Certainly not, I am merely pointing out that moderate views no longer exist in the Republicant party,

    And do you think anyone here doesn’t already know that? Do stop insulting everyone’s intelligence by stating the obvious.

    The question is, how might this event impact the majority of voters who are not teabaggers, in particular wavering Dems and independents? Independents often are not stupid or crazy; most often they are people who aren’t tuned into politics. Perceptions and bandwagon effects go a long way with them.

    Once again (READ CAREFULLY) I am NOT SAYING that the killing of bin Laden will be much on people’s minds in November 2012. I’m saying this event could impact the course and trajectory of the campaign and the kinds of psychological propaganda the GOP will be trying to use to suck in the independents.

    Your whining about what the wing-nuts might do is entirely beside the point. We all know they aren’t going to change. Try to keep up.

  11. maha  •  May 3, 2011 @6:56 pm

    moonbat — the part about Panetta cutting the defense budget and the wars winding down would be excellent, and I hope it happens. It makes sense.

    As far as the CIA inventing al Qaeda — I’m sure I’ve seen use of the name that pre-dates 2000.

  12. uncledad  •  May 3, 2011 @7:57 pm

    “Your whining about what the wing-nuts might do is entirely beside the point. We all know they aren’t going to change. Try to keep up”

    “Republicans have to adjust their rhetoric or risk appearing ridiculous”

  13. Doug Hughes  •  May 3, 2011 @8:38 pm

    Uncledad – Moderates still exist to a diminished degree as registered republicans, among democrats and that 3rd party without a candidate or convention – the independents. In the 2012 election, the vast majority of liberal-hating republicans will vote for Lucifer with pitchfork and tail if he’s the candidate against Obama. The vast majority of democrats will vote for Obama. The swing vote will be the moderates – none too fond of liberals or billionaires and 100% in favor of Medicare and Social Security.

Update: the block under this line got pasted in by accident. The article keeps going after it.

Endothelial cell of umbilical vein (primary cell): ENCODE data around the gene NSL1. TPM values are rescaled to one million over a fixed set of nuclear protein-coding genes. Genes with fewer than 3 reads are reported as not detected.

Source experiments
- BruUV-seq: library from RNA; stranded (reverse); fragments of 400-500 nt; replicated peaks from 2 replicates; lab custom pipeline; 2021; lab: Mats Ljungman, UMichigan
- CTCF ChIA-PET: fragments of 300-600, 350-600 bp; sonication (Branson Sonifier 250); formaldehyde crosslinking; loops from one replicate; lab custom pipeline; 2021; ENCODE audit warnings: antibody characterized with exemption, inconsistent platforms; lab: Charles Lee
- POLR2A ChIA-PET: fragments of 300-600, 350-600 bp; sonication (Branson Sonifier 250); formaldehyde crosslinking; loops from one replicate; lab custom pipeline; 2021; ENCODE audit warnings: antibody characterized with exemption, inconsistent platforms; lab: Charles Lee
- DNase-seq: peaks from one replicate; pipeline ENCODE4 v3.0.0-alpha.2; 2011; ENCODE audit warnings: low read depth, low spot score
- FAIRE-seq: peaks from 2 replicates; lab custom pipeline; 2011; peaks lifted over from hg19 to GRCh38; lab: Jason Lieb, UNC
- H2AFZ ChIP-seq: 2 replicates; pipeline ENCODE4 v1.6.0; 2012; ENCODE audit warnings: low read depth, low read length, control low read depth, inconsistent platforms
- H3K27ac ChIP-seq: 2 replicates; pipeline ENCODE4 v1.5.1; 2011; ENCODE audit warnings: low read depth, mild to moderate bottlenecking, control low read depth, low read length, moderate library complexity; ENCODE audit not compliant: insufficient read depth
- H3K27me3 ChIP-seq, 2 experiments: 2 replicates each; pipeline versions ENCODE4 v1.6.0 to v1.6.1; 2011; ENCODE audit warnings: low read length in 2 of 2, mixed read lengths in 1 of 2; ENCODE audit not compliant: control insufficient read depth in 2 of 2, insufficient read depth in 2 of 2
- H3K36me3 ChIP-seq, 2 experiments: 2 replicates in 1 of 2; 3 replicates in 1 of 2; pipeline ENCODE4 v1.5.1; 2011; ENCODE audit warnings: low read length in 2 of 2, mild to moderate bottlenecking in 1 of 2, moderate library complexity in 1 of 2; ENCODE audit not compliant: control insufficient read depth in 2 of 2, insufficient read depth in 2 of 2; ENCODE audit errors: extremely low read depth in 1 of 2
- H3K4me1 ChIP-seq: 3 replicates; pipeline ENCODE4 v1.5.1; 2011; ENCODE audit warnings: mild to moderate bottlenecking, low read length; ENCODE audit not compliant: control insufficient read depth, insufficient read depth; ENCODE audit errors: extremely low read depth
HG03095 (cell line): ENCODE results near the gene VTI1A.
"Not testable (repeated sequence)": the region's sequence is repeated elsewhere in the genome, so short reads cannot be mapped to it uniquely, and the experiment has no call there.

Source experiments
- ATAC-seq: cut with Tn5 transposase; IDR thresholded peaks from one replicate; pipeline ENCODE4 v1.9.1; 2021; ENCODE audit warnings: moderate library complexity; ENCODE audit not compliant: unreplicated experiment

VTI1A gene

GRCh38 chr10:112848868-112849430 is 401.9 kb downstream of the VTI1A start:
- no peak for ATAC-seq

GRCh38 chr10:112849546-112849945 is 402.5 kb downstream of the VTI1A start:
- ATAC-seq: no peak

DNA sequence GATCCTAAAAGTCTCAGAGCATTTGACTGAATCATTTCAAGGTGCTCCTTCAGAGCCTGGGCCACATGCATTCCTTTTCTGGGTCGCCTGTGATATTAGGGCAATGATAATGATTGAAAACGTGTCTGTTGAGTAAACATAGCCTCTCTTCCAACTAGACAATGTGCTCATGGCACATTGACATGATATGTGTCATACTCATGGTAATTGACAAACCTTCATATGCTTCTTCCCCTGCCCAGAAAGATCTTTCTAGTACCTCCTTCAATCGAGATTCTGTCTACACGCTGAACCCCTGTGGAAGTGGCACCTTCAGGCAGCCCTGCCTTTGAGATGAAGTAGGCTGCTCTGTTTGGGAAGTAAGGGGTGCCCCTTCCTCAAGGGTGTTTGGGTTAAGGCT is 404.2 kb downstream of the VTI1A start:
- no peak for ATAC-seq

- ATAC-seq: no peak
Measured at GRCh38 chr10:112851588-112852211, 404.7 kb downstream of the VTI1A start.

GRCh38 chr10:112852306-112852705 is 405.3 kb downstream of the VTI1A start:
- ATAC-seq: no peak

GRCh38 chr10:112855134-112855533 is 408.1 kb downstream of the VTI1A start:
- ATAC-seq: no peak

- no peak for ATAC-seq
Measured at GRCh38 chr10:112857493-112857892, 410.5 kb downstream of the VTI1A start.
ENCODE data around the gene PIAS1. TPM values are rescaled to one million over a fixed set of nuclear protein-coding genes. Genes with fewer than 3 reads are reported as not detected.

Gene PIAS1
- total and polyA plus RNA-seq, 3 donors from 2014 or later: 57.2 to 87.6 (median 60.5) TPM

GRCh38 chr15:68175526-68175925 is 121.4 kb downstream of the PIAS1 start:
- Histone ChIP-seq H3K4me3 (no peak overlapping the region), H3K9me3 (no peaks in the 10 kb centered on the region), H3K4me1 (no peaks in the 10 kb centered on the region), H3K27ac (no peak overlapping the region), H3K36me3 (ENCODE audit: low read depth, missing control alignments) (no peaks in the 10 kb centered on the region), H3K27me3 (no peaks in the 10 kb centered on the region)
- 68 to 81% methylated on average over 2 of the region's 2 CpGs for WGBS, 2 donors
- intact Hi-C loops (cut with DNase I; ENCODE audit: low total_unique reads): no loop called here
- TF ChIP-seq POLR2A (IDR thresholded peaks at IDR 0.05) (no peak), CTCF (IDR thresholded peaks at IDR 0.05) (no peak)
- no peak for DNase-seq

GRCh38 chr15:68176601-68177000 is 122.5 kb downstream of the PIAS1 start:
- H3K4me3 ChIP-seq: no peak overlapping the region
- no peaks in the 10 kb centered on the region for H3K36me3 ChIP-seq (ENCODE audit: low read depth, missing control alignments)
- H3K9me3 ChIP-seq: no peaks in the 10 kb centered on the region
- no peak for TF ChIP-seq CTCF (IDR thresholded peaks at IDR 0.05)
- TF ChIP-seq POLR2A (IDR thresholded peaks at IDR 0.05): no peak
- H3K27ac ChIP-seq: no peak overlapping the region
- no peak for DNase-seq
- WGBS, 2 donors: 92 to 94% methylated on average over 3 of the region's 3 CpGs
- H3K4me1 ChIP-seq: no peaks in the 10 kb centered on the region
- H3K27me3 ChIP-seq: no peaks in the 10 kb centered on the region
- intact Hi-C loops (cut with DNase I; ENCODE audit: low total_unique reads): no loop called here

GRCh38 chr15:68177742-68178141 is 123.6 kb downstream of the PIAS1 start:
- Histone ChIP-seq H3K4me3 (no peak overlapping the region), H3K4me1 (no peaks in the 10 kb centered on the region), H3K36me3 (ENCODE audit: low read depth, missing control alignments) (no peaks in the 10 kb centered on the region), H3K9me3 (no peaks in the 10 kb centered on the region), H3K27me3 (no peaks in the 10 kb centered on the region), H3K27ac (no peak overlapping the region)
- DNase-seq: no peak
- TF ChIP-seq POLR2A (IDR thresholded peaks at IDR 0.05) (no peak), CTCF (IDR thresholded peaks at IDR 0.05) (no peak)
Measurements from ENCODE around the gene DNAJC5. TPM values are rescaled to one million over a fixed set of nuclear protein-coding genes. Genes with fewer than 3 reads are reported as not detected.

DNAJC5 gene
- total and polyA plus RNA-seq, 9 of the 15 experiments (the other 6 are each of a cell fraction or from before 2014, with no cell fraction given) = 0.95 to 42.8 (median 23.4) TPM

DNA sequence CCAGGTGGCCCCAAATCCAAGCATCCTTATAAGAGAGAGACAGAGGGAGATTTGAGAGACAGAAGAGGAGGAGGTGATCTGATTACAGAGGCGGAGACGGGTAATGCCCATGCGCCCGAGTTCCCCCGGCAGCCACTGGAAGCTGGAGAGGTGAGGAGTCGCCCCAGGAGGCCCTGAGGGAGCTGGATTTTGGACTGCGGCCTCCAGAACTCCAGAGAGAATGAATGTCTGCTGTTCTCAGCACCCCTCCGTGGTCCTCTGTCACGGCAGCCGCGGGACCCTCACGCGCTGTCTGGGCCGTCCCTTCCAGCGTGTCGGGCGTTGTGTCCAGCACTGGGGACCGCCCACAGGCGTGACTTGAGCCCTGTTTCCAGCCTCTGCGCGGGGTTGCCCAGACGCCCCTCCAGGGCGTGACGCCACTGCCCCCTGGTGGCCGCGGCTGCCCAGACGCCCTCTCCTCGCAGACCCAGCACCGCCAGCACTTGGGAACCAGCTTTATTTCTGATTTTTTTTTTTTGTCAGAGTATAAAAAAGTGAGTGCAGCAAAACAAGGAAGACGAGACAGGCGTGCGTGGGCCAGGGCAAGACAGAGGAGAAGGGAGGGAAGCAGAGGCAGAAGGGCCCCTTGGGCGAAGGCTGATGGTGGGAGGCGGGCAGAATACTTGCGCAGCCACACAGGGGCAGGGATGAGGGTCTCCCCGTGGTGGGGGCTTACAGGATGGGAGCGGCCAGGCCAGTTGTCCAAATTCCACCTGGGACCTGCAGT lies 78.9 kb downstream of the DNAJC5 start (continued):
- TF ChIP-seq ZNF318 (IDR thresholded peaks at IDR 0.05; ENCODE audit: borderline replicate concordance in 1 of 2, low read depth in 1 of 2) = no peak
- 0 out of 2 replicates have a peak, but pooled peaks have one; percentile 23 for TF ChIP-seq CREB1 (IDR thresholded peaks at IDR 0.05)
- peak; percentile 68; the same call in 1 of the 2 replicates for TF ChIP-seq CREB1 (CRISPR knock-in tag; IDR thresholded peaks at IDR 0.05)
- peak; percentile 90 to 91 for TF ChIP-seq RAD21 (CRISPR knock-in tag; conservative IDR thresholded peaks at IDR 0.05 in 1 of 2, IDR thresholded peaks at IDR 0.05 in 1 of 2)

IMO, the death of bin Laden is devastating to the GOP narrative about Obama. (He’s weak, indecisive and disconnected.) Nate Silver thinks this won’t count much in 18 months with moderates who will be more concerned about domestic issues. I think Nate has this wrong. Independent voters have been voting their gut for the last 4 election cycles. To quote the sentiment from an ancient western, “Nothing’s too good for the man who shot Liberty Valance.” The ethic may be childish, but Obama may have earned the trust of the demographic he needs, the independents. At the very least the hill for the Obama-bashers just got steeper.

  14. moonbat  •  May 3, 2011 @9:32 pm

    Help Wanted: Boogieman. “Direct all inquires to the attention of Karl or Rupert”.

  15. DoubleCinco  •  May 3, 2011 @9:58 pm

    If explicit goals are those stated up front and implicit goals are those that are inferred by what we actually do, then what is the implicit goal when Bu$hco hired two Afghan warlords, who previously worked for bin Laden, to go kill the man instead of sending Army Rangers, et al, to do it in 2003?